About The Gazette Search Back Issues Contact Us    
The newspaper of The Johns Hopkins University August 4, 2003 | Vol. 32 No. 41
Greider Named Director of Molecular Biology

Carol Greider

By Joanna Downer
Johns Hopkins Medicine

After an exhaustive national search, Carol W. Greider, a Johns Hopkins faculty member since 1997 and internationally known for her work on telomerase, has been named the Daniel Nathans Professor and Director of the Department of Molecular Biology and Genetics at The Johns Hopkins University School of Medicine. The appointment was effective Aug. 1.

Greider has served as interim director of the department since 2002. She was elected this year to membership in the National Academy of Sciences and the Academy of Arts and Sciences. She also received the National Academy's Richard Lounsbery Award in April.

In their letter recommending Greider for the post, the search committee, headed by Richard Huganir, professor of neuroscience, and Martin Abeloff, director of the Johns Hopkins Kimmel Cancer Center, noted her strengths in leadership, research and teaching, a sentiment echoed by colleagues at Hopkins.

"It's so wonderful to choose among highly qualified candidates and to select one from among your own ranks," said Edward D. Miller, dean of the medical faculty and CEO of Johns Hopkins Medicine. "With her experience and with the full support of the institution, Carol is going to be a wonderful addition to Hopkins leadership and an advocate for basic research. We're just so pleased."

Greider's career has focused on investigating basic biological questions, but the answers have turned out to have dramatic implications for disease research. As a University of California at Berkeley graduate student studying how a single-celled, pond-dwelling critter copied its chromosomes, Greider discovered the enzyme, called telomerase, that rebuilds chromosomes' ends. Now, 19 years later, telomerase is recognized as a major player in cancers and is a possible target for treating them.

"When you're pursuing answers to basic biological questions -- how DNA is copied, how cells divide--you aren't really expecting a disease-related application; you're trying to satisfy your curiosity," Greider said. "But such research usually does reach a point with implications for health and disease and is absolutely vital to the process of advancing knowledge and medicine."

Greider's plans for the department include hiring three new faculty. She herself was part of the last group of three added to the department.

"We have a diverse faculty with expertise in a wide range of areas, so we'll be looking for talented, thoughtful people engaged in fundamental work applicable to all organisms, rather than filling out any particular fields," Greider said. "We're intimately connected with the school's Institute for Basic Biomedical Sciences, and so we want to bring together people studying similar problems through different approaches."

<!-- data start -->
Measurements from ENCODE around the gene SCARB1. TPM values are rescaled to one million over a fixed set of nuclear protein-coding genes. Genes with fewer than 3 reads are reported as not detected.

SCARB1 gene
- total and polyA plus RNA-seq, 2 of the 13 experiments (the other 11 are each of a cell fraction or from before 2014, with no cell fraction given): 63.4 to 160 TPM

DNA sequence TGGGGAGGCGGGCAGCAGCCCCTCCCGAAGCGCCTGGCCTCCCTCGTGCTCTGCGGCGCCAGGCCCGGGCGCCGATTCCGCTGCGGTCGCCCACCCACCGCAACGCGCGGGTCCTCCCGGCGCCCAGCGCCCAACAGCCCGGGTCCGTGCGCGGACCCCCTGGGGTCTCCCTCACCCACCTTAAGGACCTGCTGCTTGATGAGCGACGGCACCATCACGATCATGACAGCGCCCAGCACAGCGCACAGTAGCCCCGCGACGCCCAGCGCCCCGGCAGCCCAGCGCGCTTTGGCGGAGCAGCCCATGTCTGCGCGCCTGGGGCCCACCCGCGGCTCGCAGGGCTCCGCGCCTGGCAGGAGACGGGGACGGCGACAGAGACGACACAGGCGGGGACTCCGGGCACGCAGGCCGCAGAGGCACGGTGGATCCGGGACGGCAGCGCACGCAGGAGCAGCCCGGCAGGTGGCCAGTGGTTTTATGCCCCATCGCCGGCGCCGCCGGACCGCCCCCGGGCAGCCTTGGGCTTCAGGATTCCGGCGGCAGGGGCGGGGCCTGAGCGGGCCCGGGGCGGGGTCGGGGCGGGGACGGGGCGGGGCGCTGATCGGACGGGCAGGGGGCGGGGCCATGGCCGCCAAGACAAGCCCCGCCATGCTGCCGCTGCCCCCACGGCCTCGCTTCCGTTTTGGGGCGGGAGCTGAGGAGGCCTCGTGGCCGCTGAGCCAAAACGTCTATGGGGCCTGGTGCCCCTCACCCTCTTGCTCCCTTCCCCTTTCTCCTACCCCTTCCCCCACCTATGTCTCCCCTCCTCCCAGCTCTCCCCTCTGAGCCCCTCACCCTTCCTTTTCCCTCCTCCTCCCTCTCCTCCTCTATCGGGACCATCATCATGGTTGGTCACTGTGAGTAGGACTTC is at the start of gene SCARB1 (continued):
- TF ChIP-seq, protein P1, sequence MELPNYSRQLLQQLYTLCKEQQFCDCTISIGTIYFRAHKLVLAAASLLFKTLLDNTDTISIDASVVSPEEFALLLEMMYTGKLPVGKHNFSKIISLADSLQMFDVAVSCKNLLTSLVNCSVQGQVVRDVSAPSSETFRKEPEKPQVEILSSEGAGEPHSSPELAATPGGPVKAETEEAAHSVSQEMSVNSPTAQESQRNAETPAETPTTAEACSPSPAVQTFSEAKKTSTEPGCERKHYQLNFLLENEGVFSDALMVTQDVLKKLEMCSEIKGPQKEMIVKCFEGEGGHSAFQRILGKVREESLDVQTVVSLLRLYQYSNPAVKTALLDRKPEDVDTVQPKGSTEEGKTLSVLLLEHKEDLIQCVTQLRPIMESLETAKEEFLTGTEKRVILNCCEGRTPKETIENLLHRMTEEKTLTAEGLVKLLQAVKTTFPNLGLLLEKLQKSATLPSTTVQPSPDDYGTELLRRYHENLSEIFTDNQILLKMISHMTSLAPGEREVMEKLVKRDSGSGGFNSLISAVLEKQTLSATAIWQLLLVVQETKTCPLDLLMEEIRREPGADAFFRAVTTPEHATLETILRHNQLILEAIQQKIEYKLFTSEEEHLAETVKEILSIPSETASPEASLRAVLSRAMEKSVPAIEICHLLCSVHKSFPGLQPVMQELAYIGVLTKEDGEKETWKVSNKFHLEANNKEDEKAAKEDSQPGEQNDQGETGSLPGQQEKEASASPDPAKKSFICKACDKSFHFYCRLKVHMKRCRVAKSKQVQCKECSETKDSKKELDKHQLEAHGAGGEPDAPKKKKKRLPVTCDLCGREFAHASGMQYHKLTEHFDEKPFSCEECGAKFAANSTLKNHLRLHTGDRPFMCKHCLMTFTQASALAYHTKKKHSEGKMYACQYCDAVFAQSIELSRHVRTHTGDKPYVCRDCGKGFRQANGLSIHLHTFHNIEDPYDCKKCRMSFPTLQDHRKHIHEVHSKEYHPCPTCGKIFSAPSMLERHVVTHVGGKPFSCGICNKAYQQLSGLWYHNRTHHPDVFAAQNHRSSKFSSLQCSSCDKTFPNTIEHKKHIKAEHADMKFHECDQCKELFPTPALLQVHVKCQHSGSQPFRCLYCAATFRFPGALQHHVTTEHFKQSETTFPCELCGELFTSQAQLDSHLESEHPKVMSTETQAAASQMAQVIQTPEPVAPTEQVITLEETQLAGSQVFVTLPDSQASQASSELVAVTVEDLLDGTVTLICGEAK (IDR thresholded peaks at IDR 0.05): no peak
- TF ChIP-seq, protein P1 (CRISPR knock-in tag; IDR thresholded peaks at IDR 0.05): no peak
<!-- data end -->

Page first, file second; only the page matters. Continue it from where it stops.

The department's current faculty--13 primary and 21 with joint appointments in Molecular Biology and Genetics--are working in yeast, fruit flies, worms, human cells, mice and rats on projects ranging from development, olfaction (smell) and vision to fundamental molecular processes inside cells.

Greider holds a bachelor's degree in biology from the University of California, Santa Barbara, and a doctorate in molecular biology from UC Berkeley. Her postgraduate training began in 1988 as a fellow at the Cold Spring Harbor Laboratory on Long Island, where she progressed to the rank of investigator before joining Johns Hopkins in 1997 as an associate professor in the Department of Molecular Biology and Genetics. She was promoted to full professor in 1999 and holds a joint appointment in the Department of Oncology.

Greider has served on numerous national committees, including the National Bioethics Advisory Committee during the Clinton administration, and has received many prestigious awards in recognition of her contributions to science, including the Gairdner Foundation Award and the Rosenstiel Award. She was also a Pew Biomedical Scholar.

Molecular biologist Daniel Nathans, for whom Greider's professorship is named, was a longtime Johns Hopkins professor of molecular biology and genetics and shared the Nobel Prize in physiology or medicine in 1978 for using enzymes as biochemical "scissors" to cut DNA at precise, predictable places, an advance that revolutionized the study of genes and genetic material. He served as interim president of the university from June 1995 to August 1996. Recipient of the National Medal of Science, Nathans died in 1999.

Related Web Site
Department of Molecular Biology and Genetics


The Gazette | The Johns Hopkins University | Suite 100 | 3003 N. Charles St. | Baltimore, MD 21218 | 410-516-8514 |